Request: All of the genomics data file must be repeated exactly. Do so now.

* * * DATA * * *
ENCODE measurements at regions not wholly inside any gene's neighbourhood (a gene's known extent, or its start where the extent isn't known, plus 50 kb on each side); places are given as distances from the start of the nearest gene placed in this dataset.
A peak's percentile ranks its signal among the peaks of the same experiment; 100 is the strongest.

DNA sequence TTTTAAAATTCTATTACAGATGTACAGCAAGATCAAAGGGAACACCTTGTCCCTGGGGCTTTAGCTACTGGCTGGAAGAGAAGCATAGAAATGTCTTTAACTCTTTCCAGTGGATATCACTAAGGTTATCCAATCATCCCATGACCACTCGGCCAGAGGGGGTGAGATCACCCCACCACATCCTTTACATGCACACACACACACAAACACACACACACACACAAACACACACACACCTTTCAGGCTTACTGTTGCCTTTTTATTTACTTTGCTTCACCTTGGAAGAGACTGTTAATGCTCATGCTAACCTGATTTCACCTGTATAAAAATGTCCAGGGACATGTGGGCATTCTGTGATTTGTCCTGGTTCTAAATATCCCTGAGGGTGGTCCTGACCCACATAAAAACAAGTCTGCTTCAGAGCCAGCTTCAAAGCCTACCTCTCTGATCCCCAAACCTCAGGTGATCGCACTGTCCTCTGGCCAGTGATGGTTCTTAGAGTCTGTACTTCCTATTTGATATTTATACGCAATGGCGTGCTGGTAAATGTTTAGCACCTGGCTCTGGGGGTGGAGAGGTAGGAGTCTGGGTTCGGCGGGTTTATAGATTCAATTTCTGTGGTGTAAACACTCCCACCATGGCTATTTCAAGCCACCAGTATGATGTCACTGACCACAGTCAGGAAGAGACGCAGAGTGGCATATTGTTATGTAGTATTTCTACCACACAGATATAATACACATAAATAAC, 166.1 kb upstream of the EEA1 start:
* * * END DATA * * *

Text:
ENCODE measurements at regions not wholly inside any gene's neighbourhood (a gene's known extent, or its start where the extent isn't known, plus 50 kb on each side); places are given as distances from the start of the nearest gene placed in this dataset.
A peak's percentile ranks its signal among the peaks of the same experiment; 100 is the strongest.

DNA sequence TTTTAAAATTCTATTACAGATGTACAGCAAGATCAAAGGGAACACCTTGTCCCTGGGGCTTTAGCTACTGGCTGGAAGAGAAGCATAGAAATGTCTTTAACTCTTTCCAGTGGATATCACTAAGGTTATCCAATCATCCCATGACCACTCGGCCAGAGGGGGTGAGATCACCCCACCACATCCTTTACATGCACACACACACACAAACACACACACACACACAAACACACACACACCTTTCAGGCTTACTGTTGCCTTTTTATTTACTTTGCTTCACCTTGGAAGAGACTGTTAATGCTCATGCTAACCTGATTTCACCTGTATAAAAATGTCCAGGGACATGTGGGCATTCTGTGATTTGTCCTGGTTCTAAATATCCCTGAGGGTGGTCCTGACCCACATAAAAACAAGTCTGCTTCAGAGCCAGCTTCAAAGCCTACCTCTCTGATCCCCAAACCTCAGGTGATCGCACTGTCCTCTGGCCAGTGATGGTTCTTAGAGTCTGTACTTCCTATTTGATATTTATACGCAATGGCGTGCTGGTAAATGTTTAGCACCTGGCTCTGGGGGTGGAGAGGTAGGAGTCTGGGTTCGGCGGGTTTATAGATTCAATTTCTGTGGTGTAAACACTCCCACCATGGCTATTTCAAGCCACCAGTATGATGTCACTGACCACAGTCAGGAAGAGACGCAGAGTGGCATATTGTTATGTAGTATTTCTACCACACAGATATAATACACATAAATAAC, 166.1 kb upstream of the EEA1 start: